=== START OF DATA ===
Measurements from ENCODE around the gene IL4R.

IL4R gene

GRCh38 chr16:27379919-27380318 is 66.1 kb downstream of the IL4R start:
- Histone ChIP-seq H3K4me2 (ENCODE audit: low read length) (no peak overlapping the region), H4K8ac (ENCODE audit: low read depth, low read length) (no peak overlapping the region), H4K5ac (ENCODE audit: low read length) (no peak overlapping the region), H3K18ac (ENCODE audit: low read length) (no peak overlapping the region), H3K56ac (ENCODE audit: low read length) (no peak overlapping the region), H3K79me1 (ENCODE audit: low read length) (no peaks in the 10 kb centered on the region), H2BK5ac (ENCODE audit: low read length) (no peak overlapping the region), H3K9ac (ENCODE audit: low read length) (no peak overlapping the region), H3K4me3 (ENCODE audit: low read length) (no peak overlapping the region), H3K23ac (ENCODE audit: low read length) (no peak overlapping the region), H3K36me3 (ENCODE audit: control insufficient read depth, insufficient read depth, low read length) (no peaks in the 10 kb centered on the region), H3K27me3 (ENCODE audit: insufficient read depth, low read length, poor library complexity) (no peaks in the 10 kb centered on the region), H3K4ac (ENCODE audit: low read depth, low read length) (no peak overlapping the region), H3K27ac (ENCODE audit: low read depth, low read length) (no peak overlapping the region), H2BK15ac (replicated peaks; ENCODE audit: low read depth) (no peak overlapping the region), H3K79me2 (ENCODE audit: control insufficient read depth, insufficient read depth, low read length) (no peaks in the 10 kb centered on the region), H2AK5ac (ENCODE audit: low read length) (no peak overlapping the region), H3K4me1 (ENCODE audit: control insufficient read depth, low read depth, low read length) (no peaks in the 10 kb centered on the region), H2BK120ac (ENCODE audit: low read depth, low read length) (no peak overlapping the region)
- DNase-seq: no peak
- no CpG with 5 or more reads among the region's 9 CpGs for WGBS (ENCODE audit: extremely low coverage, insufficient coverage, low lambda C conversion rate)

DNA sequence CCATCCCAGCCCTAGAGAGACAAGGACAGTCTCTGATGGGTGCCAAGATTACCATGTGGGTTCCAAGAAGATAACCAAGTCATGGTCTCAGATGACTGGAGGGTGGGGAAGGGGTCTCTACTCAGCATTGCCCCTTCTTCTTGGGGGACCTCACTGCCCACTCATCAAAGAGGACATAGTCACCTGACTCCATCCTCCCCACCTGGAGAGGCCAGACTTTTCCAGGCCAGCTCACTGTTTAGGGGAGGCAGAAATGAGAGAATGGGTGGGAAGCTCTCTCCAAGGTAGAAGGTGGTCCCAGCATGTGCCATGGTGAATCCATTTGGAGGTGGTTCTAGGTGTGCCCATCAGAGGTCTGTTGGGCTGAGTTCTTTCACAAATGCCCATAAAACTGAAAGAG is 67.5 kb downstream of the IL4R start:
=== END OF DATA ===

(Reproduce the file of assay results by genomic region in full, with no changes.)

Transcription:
Measurements from ENCODE around the gene IL4R.

IL4R gene

GRCh38 chr16:27379919-27380318 is 66.1 kb downstream of the IL4R start:
- Histone ChIP-seq H3K4me2 (ENCODE audit: low read length) (no peak overlapping the region), H4K8ac (ENCODE audit: low read depth, low read length) (no peak overlapping the region), H4K5ac (ENCODE audit: low read length) (no peak overlapping the region), H3K18ac (ENCODE audit: low read length) (no peak overlapping the region), H3K56ac (ENCODE audit: low read length) (no peak overlapping the region), H3K79me1 (ENCODE audit: low read length) (no peaks in the 10 kb centered on the region), H2BK5ac (ENCODE audit: low read length) (no peak overlapping the region), H3K9ac (ENCODE audit: low read length) (no peak overlapping the region), H3K4me3 (ENCODE audit: low read length) (no peak overlapping the region), H3K23ac (ENCODE audit: low read length) (no peak overlapping the region), H3K36me3 (ENCODE audit: control insufficient read depth, insufficient read depth, low read length) (no peaks in the 10 kb centered on the region), H3K27me3 (ENCODE audit: insufficient read depth, low read length, poor library complexity) (no peaks in the 10 kb centered on the region), H3K4ac (ENCODE audit: low read depth, low read length) (no peak overlapping the region), H3K27ac (ENCODE audit: low read depth, low read length) (no peak overlapping the region), H2BK15ac (replicated peaks; ENCODE audit: low read depth) (no peak overlapping the region), H3K79me2 (ENCODE audit: control insufficient read depth, insufficient read depth, low read length) (no peaks in the 10 kb centered on the region), H2AK5ac (ENCODE audit: low read length) (no peak overlapping the region), H3K4me1 (ENCODE audit: control insufficient read depth, low read depth, low read length) (no peaks in the 10 kb centered on the region), H2BK120ac (ENCODE audit: low read depth, low read length) (no peak overlapping the region)
- DNase-seq: no peak
- no CpG with 5 or more reads among the region's 9 CpGs for WGBS (ENCODE audit: extremely low coverage, insufficient coverage, low lambda C conversion rate)

DNA sequence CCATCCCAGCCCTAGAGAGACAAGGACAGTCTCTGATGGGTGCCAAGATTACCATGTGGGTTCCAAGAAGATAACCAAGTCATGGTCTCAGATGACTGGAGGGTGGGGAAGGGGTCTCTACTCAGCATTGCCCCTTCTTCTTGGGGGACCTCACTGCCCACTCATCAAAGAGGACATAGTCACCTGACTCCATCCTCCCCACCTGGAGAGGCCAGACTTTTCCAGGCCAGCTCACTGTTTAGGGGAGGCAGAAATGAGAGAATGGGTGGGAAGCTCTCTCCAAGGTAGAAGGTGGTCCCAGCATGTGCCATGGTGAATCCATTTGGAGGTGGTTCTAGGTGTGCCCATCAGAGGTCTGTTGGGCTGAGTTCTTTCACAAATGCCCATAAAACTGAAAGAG is 67.5 kb downstream of the IL4R start: